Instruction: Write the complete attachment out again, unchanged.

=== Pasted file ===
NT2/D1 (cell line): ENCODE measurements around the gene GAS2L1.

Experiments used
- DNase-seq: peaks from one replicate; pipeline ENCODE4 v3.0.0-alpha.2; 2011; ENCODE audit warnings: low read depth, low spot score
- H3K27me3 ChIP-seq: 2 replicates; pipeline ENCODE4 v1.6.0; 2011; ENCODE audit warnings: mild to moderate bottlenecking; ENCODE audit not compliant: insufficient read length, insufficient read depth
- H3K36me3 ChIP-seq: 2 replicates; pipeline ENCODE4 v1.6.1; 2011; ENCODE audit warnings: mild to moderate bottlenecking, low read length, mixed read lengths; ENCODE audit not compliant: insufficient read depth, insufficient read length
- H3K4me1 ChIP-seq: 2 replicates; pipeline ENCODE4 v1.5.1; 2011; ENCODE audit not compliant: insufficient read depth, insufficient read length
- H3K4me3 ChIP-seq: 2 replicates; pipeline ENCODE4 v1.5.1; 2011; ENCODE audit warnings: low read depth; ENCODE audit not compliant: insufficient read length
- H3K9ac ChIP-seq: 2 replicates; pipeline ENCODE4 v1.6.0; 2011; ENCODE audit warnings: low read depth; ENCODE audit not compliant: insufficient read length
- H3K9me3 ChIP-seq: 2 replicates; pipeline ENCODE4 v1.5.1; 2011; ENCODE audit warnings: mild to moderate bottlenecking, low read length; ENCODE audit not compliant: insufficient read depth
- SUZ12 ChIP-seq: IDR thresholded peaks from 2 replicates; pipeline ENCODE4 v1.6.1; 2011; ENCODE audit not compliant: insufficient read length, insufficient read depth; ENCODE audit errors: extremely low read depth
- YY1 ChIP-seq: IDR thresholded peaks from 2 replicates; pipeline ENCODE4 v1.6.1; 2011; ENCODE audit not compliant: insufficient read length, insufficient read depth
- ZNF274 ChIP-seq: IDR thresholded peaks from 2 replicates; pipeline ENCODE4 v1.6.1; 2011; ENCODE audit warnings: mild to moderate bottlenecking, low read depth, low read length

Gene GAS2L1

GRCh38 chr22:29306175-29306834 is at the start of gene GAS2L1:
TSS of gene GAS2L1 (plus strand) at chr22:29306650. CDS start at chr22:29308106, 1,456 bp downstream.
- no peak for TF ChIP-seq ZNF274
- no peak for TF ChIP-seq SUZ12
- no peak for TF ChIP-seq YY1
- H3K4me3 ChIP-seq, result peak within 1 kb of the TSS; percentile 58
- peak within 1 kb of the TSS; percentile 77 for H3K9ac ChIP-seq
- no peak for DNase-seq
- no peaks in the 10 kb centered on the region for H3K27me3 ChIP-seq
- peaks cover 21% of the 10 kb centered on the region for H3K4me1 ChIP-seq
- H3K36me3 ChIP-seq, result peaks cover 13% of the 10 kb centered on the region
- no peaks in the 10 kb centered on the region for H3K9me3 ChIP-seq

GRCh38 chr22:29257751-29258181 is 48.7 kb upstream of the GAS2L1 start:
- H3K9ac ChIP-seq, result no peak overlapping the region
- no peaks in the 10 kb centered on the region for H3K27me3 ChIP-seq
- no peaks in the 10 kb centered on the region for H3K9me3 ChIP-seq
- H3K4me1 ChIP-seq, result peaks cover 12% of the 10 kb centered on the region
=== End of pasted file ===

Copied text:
NT2/D1 (cell line): ENCODE measurements around the gene GAS2L1.

Experiments used
- DNase-seq: peaks from one replicate; pipeline ENCODE4 v3.0.0-alpha.2; 2011; ENCODE audit warnings: low read depth, low spot score
- H3K27me3 ChIP-seq: 2 replicates; pipeline ENCODE4 v1.6.0; 2011; ENCODE audit warnings: mild to moderate bottlenecking; ENCODE audit not compliant: insufficient read length, insufficient read depth
- H3K36me3 ChIP-seq: 2 replicates; pipeline ENCODE4 v1.6.1; 2011; ENCODE audit warnings: mild to moderate bottlenecking, low read length, mixed read lengths; ENCODE audit not compliant: insufficient read depth, insufficient read length
- H3K4me1 ChIP-seq: 2 replicates; pipeline ENCODE4 v1.5.1; 2011; ENCODE audit not compliant: insufficient read depth, insufficient read length
- H3K4me3 ChIP-seq: 2 replicates; pipeline ENCODE4 v1.5.1; 2011; ENCODE audit warnings: low read depth; ENCODE audit not compliant: insufficient read length
- H3K9ac ChIP-seq: 2 replicates; pipeline ENCODE4 v1.6.0; 2011; ENCODE audit warnings: low read depth; ENCODE audit not compliant: insufficient read length
- H3K9me3 ChIP-seq: 2 replicates; pipeline ENCODE4 v1.5.1; 2011; ENCODE audit warnings: mild to moderate bottlenecking, low read length; ENCODE audit not compliant: insufficient read depth
- SUZ12 ChIP-seq: IDR thresholded peaks from 2 replicates; pipeline ENCODE4 v1.6.1; 2011; ENCODE audit not compliant: insufficient read length, insufficient read depth; ENCODE audit errors: extremely low read depth
- YY1 ChIP-seq: IDR thresholded peaks from 2 replicates; pipeline ENCODE4 v1.6.1; 2011; ENCODE audit not compliant: insufficient read length, insufficient read depth
- ZNF274 ChIP-seq: IDR thresholded peaks from 2 replicates; pipeline ENCODE4 v1.6.1; 2011; ENCODE audit warnings: mild to moderate bottlenecking, low read depth, low read length

Gene GAS2L1

GRCh38 chr22:29306175-29306834 is at the start of gene GAS2L1:
TSS of gene GAS2L1 (plus strand) at chr22:29306650. CDS start at chr22:29308106, 1,456 bp downstream.
- no peak for TF ChIP-seq ZNF274
- no peak for TF ChIP-seq SUZ12
- no peak for TF ChIP-seq YY1
- H3K4me3 ChIP-seq, result peak within 1 kb of the TSS; percentile 58
- peak within 1 kb of the TSS; percentile 77 for H3K9ac ChIP-seq
- no peak for DNase-seq
- no peaks in the 10 kb centered on the region for H3K27me3 ChIP-seq
- peaks cover 21% of the 10 kb centered on the region for H3K4me1 ChIP-seq
- H3K36me3 ChIP-seq, result peaks cover 13% of the 10 kb centered on the region
- no peaks in the 10 kb centered on the region for H3K9me3 ChIP-seq

GRCh38 chr22:29257751-29258181 is 48.7 kb upstream of the GAS2L1 start:
- H3K9ac ChIP-seq, result no peak overlapping the region
- no peaks in the 10 kb centered on the region for H3K27me3 ChIP-seq
- no peaks in the 10 kb centered on the region for H3K9me3 ChIP-seq
- H3K4me1 ChIP-seq, result peaks cover 12% of the 10 kb centered on the region